UMass Dartmouth College of Arts & Sciences faculty member Caitlin O’Neil has recently published her short story fiction The Body published recently in The Kenyon Review. The work tells the story of a mother and her family facing the tragedy of her son, who was a journalist kidnapped abroad. Matthew, the son, is executed, the video recording of which is posted online by the terrorist group which captured him.
“During the summer of 2014, I was caring for a newborn,” Professor O’Neil said. “As I watched the news, I felt horror and compassion watching mothers lose their children so violently, so far from home, and I began to imagine the lengths I might go to to get my child back.”
The Body follows the mother, Nora, in her dealings with the publicity of her son’s death and wish for some form of closure and the hope to see her son’s body once more.
According to Reporters Without Borders, 720 journalists have been killed in connection with their work in the past decade.
The Kenyon Review is an international journal of literature, culture, and the arts, published in March, June, September, and December at Kenyon College. The literary magazine, founded in 1939, has published early works by generations of important writers. The Kenyon Review is a not-for-profit enterprise supported in part by The National Endowment for the Arts and the Ohio Arts Council.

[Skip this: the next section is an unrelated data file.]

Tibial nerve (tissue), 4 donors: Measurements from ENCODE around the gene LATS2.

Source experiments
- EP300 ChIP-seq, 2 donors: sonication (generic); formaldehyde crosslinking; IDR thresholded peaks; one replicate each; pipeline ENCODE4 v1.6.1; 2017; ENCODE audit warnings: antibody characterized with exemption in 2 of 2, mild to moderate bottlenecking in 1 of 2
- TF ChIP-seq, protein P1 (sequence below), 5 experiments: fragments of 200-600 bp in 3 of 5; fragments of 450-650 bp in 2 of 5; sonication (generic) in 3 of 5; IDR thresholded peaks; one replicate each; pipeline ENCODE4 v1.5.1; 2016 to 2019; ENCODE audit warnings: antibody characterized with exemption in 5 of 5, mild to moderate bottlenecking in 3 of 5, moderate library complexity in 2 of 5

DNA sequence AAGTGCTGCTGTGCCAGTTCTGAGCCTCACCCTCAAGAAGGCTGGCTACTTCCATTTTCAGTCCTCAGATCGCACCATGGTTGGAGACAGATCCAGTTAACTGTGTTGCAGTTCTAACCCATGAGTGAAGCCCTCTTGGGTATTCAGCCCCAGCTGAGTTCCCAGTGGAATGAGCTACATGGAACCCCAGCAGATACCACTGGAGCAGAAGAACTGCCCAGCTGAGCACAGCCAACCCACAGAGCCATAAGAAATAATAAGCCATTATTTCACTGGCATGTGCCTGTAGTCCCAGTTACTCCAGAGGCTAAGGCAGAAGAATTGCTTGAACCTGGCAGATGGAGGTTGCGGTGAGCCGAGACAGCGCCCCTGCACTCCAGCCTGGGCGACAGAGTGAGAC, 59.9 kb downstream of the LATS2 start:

Caitlin O'Neil came to UMass Dartmouth in fall 2009. She teaches Intermediate Composition, Journalism, and fiction. Prior to joining the UMass faculty full-time, she taught as a senior lecturer at Suffolk University. Prior to teaching, Professor O’Neil was an award-winning writer and producer for WGBH Interactive in Boston, working on well-known PBS programs such as American Experience, Masterpiece Theatre, Mystery, Antiques Roadshow, and This Old House. She has been a member of the Community of Writers at Squaw Valley, was a resident at the Vermont Studio Center, and is a board member of the Writers' Room of Boston.
Her journalism has appeared in The New York Times, The Boston Globe, Runner's World, Budget Travel, Publishers Weekly, Poets and Writers magazine, and other publications. Her short fiction has appeared in the Kenyon Review, Indiana Review, Calliope, Ninth Letter, Beloit Fiction Journal, won the 2013 Ninth Letter Prize in Fiction and the 2012 Women Who Write International Short Prose Contest, and received a 2012 Massachusetts Cultural Council individual artist grant. She received her MFA from Columbia University in 1995 and her BA from Tufts University in 1993.